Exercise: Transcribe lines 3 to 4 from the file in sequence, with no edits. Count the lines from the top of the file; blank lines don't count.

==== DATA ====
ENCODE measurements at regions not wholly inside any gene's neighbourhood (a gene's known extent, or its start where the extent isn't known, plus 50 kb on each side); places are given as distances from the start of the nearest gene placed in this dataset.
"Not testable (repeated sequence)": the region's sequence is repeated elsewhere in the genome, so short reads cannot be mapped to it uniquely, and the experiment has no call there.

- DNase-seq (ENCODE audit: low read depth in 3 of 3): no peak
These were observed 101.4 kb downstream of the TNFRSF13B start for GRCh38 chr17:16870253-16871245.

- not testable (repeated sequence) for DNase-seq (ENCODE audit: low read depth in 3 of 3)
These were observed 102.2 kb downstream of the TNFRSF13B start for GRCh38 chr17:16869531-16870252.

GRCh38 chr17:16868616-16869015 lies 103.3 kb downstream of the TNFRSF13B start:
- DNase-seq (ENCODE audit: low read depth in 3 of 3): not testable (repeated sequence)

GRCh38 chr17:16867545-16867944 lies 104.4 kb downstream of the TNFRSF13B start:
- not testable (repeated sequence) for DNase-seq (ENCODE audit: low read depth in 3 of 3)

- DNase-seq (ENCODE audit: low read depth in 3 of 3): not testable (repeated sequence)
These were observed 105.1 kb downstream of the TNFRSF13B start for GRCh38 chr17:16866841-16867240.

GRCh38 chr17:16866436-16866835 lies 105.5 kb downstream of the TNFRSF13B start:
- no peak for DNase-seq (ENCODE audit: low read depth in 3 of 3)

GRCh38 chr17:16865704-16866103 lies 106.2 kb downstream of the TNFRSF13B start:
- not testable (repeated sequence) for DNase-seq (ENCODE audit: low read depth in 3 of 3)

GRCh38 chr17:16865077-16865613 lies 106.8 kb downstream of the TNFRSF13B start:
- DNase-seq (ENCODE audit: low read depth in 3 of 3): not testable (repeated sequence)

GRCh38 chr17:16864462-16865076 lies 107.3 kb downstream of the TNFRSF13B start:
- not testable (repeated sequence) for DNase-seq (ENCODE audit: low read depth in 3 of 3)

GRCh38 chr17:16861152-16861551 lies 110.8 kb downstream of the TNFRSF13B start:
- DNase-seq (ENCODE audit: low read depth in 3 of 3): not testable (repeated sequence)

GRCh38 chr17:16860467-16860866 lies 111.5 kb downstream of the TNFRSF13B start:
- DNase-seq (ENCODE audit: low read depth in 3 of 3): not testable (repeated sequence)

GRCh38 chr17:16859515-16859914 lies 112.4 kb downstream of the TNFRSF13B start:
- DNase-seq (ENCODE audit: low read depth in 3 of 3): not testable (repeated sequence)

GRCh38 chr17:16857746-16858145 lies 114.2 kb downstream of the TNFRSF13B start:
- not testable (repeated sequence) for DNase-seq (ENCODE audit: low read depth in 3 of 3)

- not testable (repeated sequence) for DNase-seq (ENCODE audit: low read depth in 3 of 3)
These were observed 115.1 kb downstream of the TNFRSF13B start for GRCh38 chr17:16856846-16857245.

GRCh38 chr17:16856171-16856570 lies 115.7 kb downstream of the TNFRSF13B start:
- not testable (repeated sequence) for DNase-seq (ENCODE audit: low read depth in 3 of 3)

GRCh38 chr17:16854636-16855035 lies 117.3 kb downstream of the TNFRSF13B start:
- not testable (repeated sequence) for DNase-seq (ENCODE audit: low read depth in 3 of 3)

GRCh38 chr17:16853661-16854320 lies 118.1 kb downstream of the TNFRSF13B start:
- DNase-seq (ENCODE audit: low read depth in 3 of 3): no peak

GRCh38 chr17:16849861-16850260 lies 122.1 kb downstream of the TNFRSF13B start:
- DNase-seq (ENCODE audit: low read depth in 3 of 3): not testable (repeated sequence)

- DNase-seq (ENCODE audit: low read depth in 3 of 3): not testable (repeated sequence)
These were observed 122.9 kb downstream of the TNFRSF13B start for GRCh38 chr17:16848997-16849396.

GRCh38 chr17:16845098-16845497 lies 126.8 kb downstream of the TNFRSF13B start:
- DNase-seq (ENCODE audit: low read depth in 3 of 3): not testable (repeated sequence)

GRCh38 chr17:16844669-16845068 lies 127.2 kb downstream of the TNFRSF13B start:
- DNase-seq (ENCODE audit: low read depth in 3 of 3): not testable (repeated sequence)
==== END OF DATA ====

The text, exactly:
- DNase-seq (ENCODE audit: low read depth in 3 of 3): no peak
These were observed 101.4 kb downstream of the TNFRSF13B start for GRCh38 chr17:16870253-16871245.